The Science Behind Your Sex Playlist.
Yes, there is an ideal BPM for getting it on.
Finding the perfect playlist for life’s more intimate moments is practically an art form; few things feel more personal than your Spotify playlist its an every-so-suggestive (or, conversely, starkly blunt) title. Music has a big impact on sex, and not just in the ways you may realize.
For one, it can help set the mood—and especially if you’re trying to woo a partner. Research published in the journal Media Psychology found that when people listen to sexually suggestive music, they’re more likely to view people in a sexual light—your Sonos can operate as a mating call, and your playlist can be an aphrodisiac. Never underestimate the power of good lighting and the right soundtrack as key elements for satisfying foreplay.
And then, once you’re doing the deed, music continues to play a role. A study conducted by a U.K. supplement brand used Spotify data to analyze playlists with titles that connoted sex (using words like sexy, horny, etc.) and found the most popular tracks for getting it on. The Weeknd took the top two places with the songs “Earned It” and “Often,” and Jeremih came in third with “All the Time.” The top 20 songs on the list have a moderate BPM (beats per minute) of 110—the same tempo as the Spice Girls’ “Wannabe”—which, who knows, could be the unexpected addition your sex playlist has been needing to help keep you in rhythm.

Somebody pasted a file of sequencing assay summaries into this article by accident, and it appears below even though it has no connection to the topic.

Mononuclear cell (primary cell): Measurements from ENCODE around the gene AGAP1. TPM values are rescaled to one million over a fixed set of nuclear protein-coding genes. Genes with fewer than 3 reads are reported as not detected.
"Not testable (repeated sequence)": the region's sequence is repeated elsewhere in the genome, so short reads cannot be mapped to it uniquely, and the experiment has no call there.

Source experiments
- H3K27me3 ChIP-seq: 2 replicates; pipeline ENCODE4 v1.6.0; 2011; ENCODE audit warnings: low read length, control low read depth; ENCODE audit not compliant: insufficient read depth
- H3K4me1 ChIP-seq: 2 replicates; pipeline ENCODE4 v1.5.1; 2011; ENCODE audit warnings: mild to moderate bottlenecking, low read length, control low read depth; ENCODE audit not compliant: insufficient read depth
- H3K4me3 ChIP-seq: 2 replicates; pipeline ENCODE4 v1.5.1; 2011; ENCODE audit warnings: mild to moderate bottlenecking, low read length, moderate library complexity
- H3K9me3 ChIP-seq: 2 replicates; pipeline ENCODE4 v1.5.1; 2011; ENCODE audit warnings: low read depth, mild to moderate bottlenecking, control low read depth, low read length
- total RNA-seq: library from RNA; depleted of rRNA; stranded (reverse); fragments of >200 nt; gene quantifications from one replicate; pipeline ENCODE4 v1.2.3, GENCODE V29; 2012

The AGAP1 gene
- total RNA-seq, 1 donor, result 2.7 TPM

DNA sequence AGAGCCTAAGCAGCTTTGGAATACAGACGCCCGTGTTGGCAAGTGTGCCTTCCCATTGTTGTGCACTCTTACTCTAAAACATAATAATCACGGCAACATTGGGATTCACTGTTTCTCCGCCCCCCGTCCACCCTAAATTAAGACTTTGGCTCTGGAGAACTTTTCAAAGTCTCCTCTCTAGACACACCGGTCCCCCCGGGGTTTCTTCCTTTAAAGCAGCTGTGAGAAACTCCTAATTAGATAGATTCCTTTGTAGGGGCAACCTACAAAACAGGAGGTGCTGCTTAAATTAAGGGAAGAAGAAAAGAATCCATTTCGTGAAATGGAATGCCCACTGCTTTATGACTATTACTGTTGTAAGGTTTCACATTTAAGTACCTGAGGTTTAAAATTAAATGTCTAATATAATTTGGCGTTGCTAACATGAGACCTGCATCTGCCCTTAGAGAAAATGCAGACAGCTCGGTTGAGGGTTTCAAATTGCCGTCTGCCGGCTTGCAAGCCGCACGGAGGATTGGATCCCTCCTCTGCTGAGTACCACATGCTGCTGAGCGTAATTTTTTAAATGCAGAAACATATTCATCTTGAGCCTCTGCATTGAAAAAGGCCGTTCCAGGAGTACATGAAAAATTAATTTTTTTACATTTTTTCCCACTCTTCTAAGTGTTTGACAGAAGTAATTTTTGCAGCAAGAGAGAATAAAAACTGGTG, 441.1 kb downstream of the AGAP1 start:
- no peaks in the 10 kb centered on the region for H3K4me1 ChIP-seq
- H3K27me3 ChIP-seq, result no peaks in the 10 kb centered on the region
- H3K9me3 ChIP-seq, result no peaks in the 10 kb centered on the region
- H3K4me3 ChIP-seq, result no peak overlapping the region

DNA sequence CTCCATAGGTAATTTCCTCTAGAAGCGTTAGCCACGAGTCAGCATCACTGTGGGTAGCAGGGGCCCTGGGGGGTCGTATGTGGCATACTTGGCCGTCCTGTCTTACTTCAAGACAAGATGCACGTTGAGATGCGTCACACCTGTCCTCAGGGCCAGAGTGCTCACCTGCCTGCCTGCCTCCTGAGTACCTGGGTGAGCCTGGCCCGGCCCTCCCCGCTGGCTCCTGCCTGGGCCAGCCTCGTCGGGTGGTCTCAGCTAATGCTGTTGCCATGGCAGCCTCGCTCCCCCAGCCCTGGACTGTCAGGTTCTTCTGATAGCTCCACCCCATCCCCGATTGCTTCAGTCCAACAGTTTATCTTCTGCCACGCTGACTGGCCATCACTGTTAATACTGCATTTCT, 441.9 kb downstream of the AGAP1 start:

It’s worth pointing out, though, that every sex playlist requires a good mix of tempos; especially when you take foreplay into consideration, intimacy, at its best, is not a one-speed activity. There’s a reason why James Blake, Frank Ocean, and other artists not known for dance floor music tend to get us in the mood; their sultry quality mimics the build-up and tension that comes along with an intimate encounter.
Ultimately, a good playlist won’t just get you in the mood—it will help you to have better sex, too. A study published in the journal Nature found that music uses the same reward pathways in the brain as food, drug, and sexual pleasure. So when you combine two and two, there’s only bound to be more pleasure all around. As clinical psychologist and sex researcher David W. Wahl, Ph.D., wrote in Psychology Today, music helps release dopamine, making it a mood-booster, and it can foster more emotional intimacy, resulting in more sexual satisfaction.
The time spent making your sex playlist—no matter what cheeky name you give it—is well worth the effort. But if you require a little curatorial assistance, allow us to help.